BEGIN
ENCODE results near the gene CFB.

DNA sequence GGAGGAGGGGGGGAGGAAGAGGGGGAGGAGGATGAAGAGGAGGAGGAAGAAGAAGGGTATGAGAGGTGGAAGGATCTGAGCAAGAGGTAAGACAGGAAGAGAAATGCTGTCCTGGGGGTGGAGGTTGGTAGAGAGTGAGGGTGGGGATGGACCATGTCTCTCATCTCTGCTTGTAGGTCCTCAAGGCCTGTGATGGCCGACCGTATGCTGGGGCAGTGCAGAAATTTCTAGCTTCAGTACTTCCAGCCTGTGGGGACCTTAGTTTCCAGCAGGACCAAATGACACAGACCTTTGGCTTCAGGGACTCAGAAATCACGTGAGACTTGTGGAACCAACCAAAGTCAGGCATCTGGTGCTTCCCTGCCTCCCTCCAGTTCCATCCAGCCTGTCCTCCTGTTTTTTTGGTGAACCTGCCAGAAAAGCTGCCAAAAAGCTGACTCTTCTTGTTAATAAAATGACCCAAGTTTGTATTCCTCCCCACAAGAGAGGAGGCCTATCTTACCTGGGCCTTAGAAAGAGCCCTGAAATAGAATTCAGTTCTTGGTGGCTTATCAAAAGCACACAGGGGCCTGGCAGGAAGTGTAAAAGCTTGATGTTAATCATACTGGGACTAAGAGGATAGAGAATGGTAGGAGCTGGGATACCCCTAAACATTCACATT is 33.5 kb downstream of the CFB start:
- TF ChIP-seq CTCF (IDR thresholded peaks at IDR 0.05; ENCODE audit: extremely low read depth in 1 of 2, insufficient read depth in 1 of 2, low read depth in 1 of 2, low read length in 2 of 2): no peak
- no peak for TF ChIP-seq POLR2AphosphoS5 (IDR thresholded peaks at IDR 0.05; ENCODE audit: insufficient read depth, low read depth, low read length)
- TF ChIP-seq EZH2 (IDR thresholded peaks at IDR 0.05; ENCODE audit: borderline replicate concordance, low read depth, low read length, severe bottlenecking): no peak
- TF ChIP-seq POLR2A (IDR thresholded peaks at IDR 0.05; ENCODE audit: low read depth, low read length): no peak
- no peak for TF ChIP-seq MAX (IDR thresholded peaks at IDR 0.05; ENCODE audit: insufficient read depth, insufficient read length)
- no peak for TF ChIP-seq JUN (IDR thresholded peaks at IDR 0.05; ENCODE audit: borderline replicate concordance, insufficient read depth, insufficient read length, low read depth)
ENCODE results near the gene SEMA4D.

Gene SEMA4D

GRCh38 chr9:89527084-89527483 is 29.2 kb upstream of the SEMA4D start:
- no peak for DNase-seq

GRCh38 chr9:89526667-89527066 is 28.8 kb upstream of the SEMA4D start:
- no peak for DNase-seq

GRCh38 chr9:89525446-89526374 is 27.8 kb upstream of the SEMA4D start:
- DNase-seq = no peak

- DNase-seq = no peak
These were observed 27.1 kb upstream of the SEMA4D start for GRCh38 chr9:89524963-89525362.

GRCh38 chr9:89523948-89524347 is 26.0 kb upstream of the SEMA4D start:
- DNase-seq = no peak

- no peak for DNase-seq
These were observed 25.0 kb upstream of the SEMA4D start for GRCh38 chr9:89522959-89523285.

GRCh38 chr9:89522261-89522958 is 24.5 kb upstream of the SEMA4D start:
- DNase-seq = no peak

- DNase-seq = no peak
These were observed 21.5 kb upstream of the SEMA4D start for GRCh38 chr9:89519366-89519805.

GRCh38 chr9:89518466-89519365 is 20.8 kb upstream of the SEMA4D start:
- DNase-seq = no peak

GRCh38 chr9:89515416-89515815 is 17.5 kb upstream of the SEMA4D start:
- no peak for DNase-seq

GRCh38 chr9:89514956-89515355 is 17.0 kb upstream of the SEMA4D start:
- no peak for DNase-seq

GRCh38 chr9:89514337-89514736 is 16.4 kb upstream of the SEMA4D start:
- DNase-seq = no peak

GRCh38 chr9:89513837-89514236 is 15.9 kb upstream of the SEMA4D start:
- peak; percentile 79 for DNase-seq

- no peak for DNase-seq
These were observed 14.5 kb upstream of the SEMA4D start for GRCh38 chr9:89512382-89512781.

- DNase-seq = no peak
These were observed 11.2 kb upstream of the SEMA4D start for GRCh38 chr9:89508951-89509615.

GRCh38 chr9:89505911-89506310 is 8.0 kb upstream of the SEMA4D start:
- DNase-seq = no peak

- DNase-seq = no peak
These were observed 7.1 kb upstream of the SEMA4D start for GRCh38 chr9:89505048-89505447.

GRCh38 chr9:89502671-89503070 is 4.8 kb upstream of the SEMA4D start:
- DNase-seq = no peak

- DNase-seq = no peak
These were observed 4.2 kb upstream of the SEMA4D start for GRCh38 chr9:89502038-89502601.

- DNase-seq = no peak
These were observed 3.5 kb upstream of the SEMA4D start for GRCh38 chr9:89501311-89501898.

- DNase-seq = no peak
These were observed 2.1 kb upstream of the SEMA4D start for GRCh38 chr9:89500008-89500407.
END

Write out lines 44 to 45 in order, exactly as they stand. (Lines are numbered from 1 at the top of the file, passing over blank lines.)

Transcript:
These were observed 7.1 kb upstream of the SEMA4D start for GRCh38 chr9:89505048-89505447.

GRCh38 chr9:89502671-89503070 is 4.8 kb upstream of the SEMA4D start: